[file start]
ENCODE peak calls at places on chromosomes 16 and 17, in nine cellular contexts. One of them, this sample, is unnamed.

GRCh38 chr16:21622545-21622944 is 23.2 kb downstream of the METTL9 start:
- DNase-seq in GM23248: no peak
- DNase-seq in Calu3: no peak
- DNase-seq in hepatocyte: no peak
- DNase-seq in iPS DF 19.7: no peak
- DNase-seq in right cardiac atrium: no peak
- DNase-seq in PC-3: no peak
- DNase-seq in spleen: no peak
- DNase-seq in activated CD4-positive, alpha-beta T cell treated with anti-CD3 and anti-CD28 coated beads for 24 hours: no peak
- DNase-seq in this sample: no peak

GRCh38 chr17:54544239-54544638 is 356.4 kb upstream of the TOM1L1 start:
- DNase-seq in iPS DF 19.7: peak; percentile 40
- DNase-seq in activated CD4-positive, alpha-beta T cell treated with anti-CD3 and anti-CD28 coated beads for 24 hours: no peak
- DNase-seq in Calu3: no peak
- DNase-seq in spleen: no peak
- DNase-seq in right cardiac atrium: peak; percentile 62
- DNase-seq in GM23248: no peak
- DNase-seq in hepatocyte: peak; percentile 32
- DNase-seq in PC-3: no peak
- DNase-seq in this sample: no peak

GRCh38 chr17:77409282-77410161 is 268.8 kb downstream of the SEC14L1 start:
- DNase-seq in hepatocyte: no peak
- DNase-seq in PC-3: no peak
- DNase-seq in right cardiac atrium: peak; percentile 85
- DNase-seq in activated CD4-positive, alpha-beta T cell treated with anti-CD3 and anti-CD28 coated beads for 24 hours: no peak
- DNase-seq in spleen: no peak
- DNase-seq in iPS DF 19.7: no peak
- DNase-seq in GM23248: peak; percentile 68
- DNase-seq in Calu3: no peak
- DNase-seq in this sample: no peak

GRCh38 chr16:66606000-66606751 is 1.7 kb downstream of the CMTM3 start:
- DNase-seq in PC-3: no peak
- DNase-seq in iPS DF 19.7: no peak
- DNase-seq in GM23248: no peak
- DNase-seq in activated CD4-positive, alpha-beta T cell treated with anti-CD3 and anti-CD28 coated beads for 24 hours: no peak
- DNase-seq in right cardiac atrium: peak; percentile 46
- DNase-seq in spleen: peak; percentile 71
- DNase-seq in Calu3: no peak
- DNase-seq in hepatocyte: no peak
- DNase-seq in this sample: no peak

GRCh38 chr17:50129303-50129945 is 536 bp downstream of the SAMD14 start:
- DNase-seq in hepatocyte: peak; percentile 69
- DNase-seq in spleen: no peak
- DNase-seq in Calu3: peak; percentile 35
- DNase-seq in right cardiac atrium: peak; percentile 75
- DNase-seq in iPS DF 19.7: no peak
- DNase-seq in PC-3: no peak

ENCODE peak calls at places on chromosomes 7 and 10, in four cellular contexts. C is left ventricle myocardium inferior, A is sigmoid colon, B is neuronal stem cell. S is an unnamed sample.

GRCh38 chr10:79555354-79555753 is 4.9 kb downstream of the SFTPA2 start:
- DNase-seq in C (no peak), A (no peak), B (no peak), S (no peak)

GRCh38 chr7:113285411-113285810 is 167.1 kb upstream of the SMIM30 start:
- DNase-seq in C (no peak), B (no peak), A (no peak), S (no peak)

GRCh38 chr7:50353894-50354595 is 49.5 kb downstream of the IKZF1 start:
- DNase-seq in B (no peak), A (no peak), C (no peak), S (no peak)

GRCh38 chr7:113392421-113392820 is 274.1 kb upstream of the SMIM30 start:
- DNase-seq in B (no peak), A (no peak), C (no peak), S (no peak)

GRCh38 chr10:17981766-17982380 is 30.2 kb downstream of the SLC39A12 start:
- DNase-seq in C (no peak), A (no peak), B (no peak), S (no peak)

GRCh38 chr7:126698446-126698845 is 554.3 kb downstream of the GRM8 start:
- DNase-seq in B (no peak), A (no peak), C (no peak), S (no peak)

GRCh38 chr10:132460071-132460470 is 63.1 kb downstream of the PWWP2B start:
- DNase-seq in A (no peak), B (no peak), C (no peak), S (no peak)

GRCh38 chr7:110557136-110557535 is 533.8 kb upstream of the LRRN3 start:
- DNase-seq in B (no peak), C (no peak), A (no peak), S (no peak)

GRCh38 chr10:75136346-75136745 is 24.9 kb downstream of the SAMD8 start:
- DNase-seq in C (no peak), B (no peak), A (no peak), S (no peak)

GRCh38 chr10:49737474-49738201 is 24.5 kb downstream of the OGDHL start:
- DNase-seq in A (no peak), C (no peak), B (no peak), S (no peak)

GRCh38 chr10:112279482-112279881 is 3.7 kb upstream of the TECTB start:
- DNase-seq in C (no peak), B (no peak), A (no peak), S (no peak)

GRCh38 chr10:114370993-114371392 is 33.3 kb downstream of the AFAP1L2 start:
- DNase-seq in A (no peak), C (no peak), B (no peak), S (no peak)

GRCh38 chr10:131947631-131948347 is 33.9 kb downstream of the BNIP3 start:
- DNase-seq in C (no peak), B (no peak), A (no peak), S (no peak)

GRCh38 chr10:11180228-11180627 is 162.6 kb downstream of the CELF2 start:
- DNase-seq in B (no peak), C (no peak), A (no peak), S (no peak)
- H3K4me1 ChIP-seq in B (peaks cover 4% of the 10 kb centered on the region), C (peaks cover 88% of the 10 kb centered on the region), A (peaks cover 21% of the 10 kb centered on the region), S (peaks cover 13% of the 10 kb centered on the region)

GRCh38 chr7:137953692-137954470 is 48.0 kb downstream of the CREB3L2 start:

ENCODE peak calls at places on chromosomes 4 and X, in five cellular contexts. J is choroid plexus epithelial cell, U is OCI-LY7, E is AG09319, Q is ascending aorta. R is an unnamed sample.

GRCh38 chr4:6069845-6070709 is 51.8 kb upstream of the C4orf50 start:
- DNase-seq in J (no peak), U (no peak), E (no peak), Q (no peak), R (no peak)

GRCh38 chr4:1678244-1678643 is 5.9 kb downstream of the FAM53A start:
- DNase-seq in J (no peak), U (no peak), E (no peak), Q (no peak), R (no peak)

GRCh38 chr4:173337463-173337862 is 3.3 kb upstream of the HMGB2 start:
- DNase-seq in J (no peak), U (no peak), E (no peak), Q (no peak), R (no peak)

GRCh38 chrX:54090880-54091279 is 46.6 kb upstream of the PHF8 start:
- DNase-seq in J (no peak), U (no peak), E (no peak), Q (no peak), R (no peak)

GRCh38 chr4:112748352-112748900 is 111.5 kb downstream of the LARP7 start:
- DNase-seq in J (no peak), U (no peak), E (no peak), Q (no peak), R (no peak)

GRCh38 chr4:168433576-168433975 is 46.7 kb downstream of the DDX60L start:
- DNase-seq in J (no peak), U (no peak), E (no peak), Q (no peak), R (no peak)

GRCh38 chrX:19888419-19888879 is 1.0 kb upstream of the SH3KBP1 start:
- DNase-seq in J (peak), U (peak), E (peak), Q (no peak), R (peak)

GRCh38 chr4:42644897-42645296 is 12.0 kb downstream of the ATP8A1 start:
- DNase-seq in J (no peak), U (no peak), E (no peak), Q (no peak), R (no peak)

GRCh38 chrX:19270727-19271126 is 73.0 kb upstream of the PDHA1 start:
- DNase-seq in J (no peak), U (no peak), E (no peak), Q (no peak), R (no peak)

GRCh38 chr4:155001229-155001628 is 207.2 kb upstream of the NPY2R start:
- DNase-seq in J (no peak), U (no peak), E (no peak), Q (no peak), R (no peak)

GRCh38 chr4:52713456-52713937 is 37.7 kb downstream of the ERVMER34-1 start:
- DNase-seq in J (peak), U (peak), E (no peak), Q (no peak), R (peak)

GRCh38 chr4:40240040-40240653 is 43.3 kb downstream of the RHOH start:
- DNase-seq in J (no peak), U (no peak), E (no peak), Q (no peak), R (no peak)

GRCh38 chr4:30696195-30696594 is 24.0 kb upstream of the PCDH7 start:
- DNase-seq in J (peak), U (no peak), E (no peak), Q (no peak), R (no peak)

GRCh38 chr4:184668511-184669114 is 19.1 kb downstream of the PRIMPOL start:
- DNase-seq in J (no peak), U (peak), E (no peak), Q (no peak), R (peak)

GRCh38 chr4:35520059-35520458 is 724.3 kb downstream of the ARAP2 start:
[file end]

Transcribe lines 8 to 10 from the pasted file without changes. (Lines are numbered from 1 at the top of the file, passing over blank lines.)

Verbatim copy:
- DNase-seq in PC-3: no peak
- DNase-seq in spleen: no peak
- DNase-seq in activated CD4-positive, alpha-beta T cell treated with anti-CD3 and anti-CD28 coated beads for 24 hours: no peak